As I said, the first page of the Riot version is reprinted in A/E #86 where we can see that the dialogue is almost identical to the first page of this version. The two knights say, “Off with thy head!” and “I can’t! It’s attached!” to each other as they joust. The king says, “The knight who wins the tournament shall have you for his wife,” and the veiled princess says, “What’ll she do with me?” (Heh, kind of like that one.) The program guy yells out “Getcher programs here! Ya can’t tell one corpse from the other without your program!” But the 50s version has no “pogrom” visual gag. The dialogue in the two bottom panels with Ivan Lumpkin and Rebecca Roundlimb is more or less the same. This is from Riot #2: “Oh woe is me! Woe, woe, if I felt any lower I would have to reach up to touch bottom!” says Ivan. “Prithee why so sad? Prithee why so forlorn? After all, I, Rebecca Roundlimb, love thee, prithee baby! I love thy nose, I love thy eyes, I love thy hair…mmmm…had a shampoo lately?” “Stop they slobberin’, Rebecca! You’re a nice kid, but all you ever wanna do is hug and kiss! There’s other things in life!” “What?” asks Rebecca. “Don’t rush me…I’ll think of something!” says Ivan. In Brechh, Rebecca says, “Though truth to tell, you could use a shampoo!” and Roy cuts the line “You’re a nice kid,” but otherwise it is essentially the same. The caption for the reproduced pages in A/E #86 says, “Desperate to fill the giant-size monster that Marvel’s Not Brand Echh parody title became in its last few issues in 1968-69, associate editor/scripter Roy Thomas had artist Tom Sutton redraw the ‘Ivanshmoe!’ parody of the novel (and film versions of ) Ivanhoe for Riot #2, with ‘Ironed Man’ replacing the titular hero.” Which explains a lot. The caption goes on to say, “But why did RT give Stan Lee credit for writing the original takeoff, which he edited more than rewrote? Roy no longer recalls specific details, but feels Stan must’ve told him he’d written it, or RT would not have scripted that credit.”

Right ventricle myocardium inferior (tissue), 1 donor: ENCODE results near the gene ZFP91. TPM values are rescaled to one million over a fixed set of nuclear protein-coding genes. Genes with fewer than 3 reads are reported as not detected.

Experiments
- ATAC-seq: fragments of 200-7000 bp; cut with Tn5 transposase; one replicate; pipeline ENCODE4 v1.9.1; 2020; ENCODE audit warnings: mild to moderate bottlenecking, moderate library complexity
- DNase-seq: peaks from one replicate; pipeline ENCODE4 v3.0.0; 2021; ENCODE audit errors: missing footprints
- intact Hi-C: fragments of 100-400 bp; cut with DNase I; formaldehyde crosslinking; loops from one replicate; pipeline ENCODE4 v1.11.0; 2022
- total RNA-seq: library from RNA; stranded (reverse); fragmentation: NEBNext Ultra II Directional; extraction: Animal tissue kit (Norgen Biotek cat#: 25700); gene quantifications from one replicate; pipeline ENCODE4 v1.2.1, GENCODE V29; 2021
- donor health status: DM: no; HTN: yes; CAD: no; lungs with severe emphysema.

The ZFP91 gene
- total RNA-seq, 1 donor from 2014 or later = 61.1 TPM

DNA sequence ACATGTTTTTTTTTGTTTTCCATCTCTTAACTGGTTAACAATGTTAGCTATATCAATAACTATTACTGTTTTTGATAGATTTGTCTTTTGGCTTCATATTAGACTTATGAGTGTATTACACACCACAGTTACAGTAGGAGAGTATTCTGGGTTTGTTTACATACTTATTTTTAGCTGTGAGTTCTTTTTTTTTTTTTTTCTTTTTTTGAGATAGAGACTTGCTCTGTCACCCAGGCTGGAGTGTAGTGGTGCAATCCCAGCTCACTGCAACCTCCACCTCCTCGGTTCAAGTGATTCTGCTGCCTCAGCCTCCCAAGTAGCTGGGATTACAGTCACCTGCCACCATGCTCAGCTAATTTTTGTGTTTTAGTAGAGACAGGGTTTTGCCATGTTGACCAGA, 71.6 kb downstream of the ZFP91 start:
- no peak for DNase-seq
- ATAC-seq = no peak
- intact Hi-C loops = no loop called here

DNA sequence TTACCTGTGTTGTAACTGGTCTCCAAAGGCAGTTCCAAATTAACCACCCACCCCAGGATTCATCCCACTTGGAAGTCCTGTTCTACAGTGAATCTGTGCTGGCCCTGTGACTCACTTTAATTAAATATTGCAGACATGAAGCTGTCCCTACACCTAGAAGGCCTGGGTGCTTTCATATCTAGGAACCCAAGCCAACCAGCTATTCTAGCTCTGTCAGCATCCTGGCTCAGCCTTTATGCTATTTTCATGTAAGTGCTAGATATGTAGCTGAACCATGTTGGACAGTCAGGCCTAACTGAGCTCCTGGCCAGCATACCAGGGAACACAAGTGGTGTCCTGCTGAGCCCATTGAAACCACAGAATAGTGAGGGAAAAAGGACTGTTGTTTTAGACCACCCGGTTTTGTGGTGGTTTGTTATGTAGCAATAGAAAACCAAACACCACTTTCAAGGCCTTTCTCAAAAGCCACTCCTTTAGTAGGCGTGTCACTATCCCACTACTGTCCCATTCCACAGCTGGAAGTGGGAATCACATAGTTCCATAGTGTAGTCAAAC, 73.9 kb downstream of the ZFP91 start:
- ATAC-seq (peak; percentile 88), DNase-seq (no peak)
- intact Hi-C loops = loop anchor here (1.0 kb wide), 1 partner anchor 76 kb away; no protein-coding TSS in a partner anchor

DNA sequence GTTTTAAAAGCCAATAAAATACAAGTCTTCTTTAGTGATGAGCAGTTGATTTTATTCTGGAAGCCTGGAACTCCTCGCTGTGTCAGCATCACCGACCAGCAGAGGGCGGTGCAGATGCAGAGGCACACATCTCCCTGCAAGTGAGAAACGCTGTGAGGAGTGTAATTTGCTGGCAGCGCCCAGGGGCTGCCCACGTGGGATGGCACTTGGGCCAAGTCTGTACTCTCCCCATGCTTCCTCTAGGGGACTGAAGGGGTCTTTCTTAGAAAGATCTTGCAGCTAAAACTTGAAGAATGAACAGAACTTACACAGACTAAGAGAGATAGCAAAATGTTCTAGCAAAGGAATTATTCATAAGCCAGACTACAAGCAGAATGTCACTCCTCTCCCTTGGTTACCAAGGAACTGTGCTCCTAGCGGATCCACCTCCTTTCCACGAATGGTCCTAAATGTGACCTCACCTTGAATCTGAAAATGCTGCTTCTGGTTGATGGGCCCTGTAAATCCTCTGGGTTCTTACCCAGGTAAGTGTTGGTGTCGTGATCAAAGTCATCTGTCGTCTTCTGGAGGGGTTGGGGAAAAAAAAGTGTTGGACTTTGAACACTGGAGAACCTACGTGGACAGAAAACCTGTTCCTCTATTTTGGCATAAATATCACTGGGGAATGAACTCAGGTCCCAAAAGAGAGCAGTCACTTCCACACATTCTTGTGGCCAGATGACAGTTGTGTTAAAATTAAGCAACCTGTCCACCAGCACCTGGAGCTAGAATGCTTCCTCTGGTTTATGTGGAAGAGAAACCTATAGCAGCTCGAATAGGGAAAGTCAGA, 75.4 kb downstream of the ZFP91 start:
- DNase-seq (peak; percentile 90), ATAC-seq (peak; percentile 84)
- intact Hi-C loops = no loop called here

Note, too, that Ivan’s name in the original is Ivan Lumpkin so Ivan is not named after the FF’s mailman, Willie Lumpkin. He not only predates that Willie Lumpkin but the Willie Lumpkin that Stan did as a newspaper strip with Dan DeCarlo from December 1959 to May 1961. In Comic Book Artist #2, Summer 1998, Stan says, “I don’t remember if I came up with the name Lumpkin or he [DeCarlo] did, but I hated it. I think I came up with the name as a joke and he said, ‘Yeah, that’s it! Good idea!” Since the name appears here five years before, I think it’s a pretty good bet that Stan came up with the name.